Harvard | Ms. Marketing Family Business
GMAT 750- first try so might retake for a higher score (aiming for 780), GPA Lower Second Class Honors (around 3.0)
Stanford GSB | Mr. Deferred MBA Candidate
GMAT 760, GPA 4.0
Kellogg | Mr. Structural Engineer
GMAT 680, GPA 3.2
Stanford GSB | Mr. Hopeful B School Investment Analyst
GRE 334, GPA 4.0
Harvard | Mr. Air Force Seeking Feedback
GRE 329, GPA 3.2
Stanford GSB | Mr. Low GPA To Stanford
GMAT 770, GPA 2.7
Berkeley Haas | Mr. Colombian Sales Leader
GMAT 610, GPA 2.78
Darden | Mr. Anxious One
GRE 323, GPA 3.85
Stanford GSB | Ms. Eyebrows Say It All
GRE 299, GPA 8.2/10
Emory Goizueta | Mr. Family Business Turned Consultant
GMAT 640, GPA 3.0
Tuck | Ms. BFA To MBA
GMAT 700, GPA 3.96
Berkeley Haas | Mr. Hanging By A Thread
GMAT 710, GPA 3.8
Harvard | Ms. Hollywood To Healthcare
GMAT 730, GPA 2.5
Kellogg | Ms. Indian Entrepreneur
GMAT 750, GPA 3.3
Tuck | Ms. Confused One
GMAT 740, GPA 7.3/10
McCombs School of Business | Ms. Registered Nurse Entrepreneur
GMAT 630, GPA 3.59
Stanford GSB | Ms. Tech Consulting
GMAT 700, GPA 3.53
Kellogg | Mr. Danish Raised, US Based
GMAT 710, GPA 10.6 out of 12
Kellogg | Mr. Indian Engine Guy
GMAT 740, GPA 7.96 Eq to 3.7
INSEAD | Mr. Big Chill 770
GMAT 770, GPA 3-3.2
Yale | Mr. Whizzy
GMAT 720, GPA 4.22
Stanford GSB | Ms. Government To EdTech
GRE 323, GPA 14/20 (B equivalent)
Duke Fuqua | Ms. Venture Investments & Start-Ups In China
GMAT 640, GPA N/A
Wharton | Mr. Army Officer in Tech
GRE 322, GPA 3.1
INSEAD | Mr. Naval Engineer
GMAT 710, GPA 3.3
Tepper | Mr. Midwest Or Bust
GMAT 740, GPA 3.2
Darden | Ms. Environmental Engineer
GMAT 710, GPA 3.3

MBAs Expect 140% Pay Rise From Degree

The authors of the study said that this year’s results suggest that applicants “increasingly see the MBA as a way to progress within their current industry. 65.4% of candidates across all industry areas intend to remain in their current field upon graduation, and this includes a majority of candidates in nine out of 13 industry areas.”

The risk adverse nature of applicants comes through, too, in the expectations for salary. “The most dramatic decrease in expected earnings comes from candidates in Africa and the Middle East who expect to earn $94,000, a drop of $26,000 from the $124,000 they targeted last year,” according to the report. “Drops have also occurred in Eastern Europe ($149,000 to $128,000), Latin America ($90,000 to $70,000) and Asia-Pacific ($122,000.) The only region where target salaries have increased is Western Europe ($125,000 to $128,000), despite the fact that average current salaries in the region have fallen from $53,000 to $47,000.”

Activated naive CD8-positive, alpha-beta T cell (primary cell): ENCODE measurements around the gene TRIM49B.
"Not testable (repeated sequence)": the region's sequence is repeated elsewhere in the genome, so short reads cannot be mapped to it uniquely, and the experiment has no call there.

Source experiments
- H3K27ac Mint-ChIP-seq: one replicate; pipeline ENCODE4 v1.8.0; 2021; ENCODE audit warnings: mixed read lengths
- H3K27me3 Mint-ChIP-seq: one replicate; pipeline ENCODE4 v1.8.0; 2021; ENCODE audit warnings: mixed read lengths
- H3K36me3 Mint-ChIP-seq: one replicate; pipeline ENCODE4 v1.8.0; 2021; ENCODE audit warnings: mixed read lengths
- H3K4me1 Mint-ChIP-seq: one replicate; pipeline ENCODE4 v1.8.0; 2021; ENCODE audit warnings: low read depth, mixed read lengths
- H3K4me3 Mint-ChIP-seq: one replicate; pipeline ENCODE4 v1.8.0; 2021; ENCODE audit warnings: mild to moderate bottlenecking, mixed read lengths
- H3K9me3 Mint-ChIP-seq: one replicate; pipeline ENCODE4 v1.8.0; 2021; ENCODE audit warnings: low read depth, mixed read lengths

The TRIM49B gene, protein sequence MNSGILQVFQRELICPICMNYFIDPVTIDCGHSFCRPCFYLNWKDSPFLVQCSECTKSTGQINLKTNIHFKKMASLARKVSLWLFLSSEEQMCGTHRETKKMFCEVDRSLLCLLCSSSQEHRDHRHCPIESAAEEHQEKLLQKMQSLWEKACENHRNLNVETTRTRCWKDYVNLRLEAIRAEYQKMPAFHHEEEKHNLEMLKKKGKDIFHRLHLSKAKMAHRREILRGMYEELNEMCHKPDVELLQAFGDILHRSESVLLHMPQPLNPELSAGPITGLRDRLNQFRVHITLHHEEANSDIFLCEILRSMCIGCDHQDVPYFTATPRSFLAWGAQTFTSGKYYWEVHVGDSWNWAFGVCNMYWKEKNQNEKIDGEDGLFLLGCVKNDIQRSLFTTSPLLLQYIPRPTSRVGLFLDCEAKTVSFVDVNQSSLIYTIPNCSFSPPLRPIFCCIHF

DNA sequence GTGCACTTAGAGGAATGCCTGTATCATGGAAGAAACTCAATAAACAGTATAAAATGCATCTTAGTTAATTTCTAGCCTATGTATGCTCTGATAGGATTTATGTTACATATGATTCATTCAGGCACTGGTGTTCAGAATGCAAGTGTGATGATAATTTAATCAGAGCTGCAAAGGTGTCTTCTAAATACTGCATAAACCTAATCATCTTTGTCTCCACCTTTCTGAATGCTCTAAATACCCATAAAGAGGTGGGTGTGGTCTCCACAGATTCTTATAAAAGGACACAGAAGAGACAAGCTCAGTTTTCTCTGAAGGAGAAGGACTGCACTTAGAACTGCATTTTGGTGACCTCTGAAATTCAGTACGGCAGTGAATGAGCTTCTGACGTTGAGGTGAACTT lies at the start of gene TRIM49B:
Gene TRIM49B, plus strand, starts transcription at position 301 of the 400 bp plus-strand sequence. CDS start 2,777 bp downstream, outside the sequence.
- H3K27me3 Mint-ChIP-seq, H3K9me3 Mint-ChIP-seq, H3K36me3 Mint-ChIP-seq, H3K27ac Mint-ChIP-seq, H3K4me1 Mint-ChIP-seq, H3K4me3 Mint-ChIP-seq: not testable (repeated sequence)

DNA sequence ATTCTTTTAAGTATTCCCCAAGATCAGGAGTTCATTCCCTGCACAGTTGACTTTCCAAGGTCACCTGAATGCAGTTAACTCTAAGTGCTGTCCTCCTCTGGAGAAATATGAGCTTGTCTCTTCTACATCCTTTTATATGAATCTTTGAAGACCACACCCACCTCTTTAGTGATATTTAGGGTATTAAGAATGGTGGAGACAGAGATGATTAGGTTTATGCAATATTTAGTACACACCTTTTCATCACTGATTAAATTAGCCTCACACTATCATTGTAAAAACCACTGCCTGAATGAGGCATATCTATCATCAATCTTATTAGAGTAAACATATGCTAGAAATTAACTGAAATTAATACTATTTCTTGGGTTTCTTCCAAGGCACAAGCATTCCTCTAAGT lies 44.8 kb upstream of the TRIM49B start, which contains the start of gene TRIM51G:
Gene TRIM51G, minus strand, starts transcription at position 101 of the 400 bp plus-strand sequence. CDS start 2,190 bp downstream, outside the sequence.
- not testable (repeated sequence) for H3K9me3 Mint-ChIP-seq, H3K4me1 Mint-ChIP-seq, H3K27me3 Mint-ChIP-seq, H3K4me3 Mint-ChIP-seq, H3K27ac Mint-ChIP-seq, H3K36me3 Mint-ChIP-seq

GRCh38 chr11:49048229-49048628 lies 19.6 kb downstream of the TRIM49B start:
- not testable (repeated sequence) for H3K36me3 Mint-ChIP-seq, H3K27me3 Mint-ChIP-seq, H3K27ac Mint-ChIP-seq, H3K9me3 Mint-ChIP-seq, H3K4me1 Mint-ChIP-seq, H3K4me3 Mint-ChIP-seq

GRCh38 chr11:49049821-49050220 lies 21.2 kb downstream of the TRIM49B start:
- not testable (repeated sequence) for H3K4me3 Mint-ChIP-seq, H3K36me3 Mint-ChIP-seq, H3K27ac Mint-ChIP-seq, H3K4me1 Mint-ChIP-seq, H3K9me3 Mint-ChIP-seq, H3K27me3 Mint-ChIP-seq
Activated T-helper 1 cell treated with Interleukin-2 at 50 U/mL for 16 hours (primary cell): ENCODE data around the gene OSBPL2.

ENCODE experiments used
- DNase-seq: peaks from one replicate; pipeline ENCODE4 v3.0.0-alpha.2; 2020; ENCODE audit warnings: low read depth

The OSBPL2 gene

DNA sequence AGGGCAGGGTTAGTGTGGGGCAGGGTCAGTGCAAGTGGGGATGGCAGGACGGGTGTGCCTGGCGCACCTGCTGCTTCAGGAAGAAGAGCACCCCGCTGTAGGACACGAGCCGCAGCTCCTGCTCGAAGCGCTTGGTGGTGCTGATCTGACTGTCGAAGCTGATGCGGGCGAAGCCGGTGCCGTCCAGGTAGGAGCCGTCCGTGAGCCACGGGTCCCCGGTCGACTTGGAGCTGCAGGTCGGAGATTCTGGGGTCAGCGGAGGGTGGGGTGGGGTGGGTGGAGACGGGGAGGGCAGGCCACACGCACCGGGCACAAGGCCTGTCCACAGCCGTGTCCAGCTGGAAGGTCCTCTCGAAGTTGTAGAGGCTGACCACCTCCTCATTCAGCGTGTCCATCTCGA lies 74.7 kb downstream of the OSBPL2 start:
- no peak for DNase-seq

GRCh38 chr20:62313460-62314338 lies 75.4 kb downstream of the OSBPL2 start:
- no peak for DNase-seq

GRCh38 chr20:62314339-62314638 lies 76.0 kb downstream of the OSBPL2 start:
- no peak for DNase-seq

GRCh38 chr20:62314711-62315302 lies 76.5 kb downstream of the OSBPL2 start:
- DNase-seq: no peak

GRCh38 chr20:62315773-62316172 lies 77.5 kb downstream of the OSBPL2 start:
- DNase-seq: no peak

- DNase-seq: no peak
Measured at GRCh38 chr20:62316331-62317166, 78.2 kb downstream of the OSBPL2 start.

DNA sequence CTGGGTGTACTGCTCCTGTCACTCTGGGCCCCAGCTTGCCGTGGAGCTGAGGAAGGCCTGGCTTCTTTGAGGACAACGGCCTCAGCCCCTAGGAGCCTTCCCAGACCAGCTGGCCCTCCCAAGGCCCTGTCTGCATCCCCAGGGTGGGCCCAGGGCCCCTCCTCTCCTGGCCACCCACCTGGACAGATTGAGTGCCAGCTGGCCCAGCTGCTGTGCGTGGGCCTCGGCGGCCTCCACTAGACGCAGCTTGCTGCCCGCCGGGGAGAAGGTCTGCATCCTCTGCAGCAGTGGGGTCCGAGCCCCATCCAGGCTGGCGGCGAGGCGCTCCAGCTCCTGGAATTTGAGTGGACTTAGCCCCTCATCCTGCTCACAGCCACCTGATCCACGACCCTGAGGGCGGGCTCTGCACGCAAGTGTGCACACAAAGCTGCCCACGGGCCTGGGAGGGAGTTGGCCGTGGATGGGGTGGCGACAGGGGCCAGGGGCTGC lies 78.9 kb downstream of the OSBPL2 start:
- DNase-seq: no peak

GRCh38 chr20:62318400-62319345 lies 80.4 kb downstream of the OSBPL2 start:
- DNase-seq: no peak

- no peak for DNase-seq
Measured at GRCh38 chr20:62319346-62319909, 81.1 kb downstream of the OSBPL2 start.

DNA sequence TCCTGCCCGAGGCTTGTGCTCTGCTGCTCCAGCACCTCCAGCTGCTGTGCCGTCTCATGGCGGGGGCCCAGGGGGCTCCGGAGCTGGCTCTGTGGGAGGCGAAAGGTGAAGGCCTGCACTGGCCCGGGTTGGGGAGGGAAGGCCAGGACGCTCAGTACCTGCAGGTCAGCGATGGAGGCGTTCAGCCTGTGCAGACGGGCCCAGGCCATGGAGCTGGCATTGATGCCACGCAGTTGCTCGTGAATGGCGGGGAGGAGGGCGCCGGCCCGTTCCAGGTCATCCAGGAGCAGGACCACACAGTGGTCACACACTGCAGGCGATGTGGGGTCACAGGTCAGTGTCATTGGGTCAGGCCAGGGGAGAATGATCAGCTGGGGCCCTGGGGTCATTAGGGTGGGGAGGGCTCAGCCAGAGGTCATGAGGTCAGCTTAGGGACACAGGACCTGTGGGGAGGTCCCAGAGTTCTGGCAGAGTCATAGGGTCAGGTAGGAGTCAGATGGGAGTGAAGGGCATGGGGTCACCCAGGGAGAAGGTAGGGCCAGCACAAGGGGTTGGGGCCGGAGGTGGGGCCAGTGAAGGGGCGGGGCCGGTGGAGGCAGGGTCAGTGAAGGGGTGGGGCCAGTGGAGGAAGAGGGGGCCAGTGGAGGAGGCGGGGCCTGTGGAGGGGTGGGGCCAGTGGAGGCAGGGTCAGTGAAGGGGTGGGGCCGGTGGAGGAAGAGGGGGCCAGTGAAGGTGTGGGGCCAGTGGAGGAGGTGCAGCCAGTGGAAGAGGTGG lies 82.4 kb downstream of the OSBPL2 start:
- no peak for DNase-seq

APPLICANTS IN 13 OF 18 COUNTRIES EXPECT STARTING SALARIES ABOVE $100K

The report found that despite the drop in expectations this year, candidates in 13 of 18 countries are targeting salaries of more than $100,000 a year.

To get those big salaries, candidates appear willing to work longer hours. Some 34.2% of prospective MBAs responding said they expect to put in 50 to 60 hours of work weekly, while 12.6% said they expect to work between 60 and 70 hours a week. The report found that the rise in candidates expecting to work 40 to 50 hours a week was 34.2%, while the increase in those expecting to work 60 to 70 hours a week was 12.6% from last year.

The proportion of candidates interested in remaining in their current field has grown substantially across a range of industries. Consulting applicants who intend to stay with the industry jumped to 76.9% this year from 42.1% a year earlier, the report found. Candidates in finance who plan to stay in their industry grew to 76.2% from 47.6% in 2012.

CONSULTING AND FINANCE REMAIN THE MOST POPULAR INDUSTRIES FOR MBA CANDIDATES

“Consulting and financing remain the most popular industries for candidates from other sectors to seek a career in upon graduation,” the report said. “Over 25% of respondents in every industry other than telecoms are interested in a career in consultancy upon graduation, including 49% of respondents currently employed in finance.”

On the other hand, the report found that only 12.8% of candidates currently employed in retail or wholesale see themselves remaining in the industry after getting their MBA as do only 17.7% of those in telecom. More than 60% of applicants now employed in retail or wholesale say they are seeking a career in the technology sector once they graduate.

Yet another rather surprising finding in the study was a drop in the number of prospective MBA students who want to start their own business—at least in terms of those who responded to the QS survey. Asked where candidates see themselves in ten years, some 26.8% of respondents expect to run their own companies. That is down from 28.7% in 2011 and 28.3% last year (see table below).

All told, 4,122 applicants responded to the survey from the more than 70,000 applicants who registered for the QSWorld MBA Tour in the spring and fall of 2012, a response rate of 5.9%.

Where MBA Applicants See Themselves In Ten Years

Source: 2012 QS TopMBA.com applicant survey

Source: 2012 QS TopMBA.com applicant survey

DON’T MISS: WHERE SIX-FIGURE PAY IS A DONE DEAL or MBA BOOST TO SALARY DECLINING, SAYS FT

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